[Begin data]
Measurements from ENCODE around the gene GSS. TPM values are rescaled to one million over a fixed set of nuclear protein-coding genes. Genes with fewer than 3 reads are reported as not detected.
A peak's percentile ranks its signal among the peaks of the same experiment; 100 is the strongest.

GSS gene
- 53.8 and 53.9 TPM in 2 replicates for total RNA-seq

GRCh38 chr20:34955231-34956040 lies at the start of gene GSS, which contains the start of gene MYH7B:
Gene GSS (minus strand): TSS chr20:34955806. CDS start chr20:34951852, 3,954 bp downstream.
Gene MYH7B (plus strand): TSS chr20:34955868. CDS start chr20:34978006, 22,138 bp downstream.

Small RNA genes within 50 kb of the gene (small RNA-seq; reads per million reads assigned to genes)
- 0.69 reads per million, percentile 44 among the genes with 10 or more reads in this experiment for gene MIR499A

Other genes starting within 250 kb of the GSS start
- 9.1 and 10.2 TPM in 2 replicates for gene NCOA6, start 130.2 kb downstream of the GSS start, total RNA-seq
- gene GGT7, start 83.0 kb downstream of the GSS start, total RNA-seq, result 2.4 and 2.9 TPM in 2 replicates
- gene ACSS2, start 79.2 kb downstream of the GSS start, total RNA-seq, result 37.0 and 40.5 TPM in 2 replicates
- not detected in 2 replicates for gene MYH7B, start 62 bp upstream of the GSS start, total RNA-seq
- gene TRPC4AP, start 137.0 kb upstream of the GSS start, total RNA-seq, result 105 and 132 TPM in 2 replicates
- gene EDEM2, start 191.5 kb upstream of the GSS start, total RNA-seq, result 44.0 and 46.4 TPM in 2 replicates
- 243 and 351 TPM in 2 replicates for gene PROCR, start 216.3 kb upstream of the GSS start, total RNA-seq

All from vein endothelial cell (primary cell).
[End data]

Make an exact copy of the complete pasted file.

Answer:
Measurements from ENCODE around the gene GSS. TPM values are rescaled to one million over a fixed set of nuclear protein-coding genes. Genes with fewer than 3 reads are reported as not detected.
A peak's percentile ranks its signal among the peaks of the same experiment; 100 is the strongest.

GSS gene
- 53.8 and 53.9 TPM in 2 replicates for total RNA-seq

GRCh38 chr20:34955231-34956040 lies at the start of gene GSS, which contains the start of gene MYH7B:
Gene GSS (minus strand): TSS chr20:34955806. CDS start chr20:34951852, 3,954 bp downstream.
Gene MYH7B (plus strand): TSS chr20:34955868. CDS start chr20:34978006, 22,138 bp downstream.

Small RNA genes within 50 kb of the gene (small RNA-seq; reads per million reads assigned to genes)
- 0.69 reads per million, percentile 44 among the genes with 10 or more reads in this experiment for gene MIR499A

Other genes starting within 250 kb of the GSS start
- 9.1 and 10.2 TPM in 2 replicates for gene NCOA6, start 130.2 kb downstream of the GSS start, total RNA-seq
- gene GGT7, start 83.0 kb downstream of the GSS start, total RNA-seq, result 2.4 and 2.9 TPM in 2 replicates
- gene ACSS2, start 79.2 kb downstream of the GSS start, total RNA-seq, result 37.0 and 40.5 TPM in 2 replicates
- not detected in 2 replicates for gene MYH7B, start 62 bp upstream of the GSS start, total RNA-seq
- gene TRPC4AP, start 137.0 kb upstream of the GSS start, total RNA-seq, result 105 and 132 TPM in 2 replicates
- gene EDEM2, start 191.5 kb upstream of the GSS start, total RNA-seq, result 44.0 and 46.4 TPM in 2 replicates
- 243 and 351 TPM in 2 replicates for gene PROCR, start 216.3 kb upstream of the GSS start, total RNA-seq

All from vein endothelial cell (primary cell).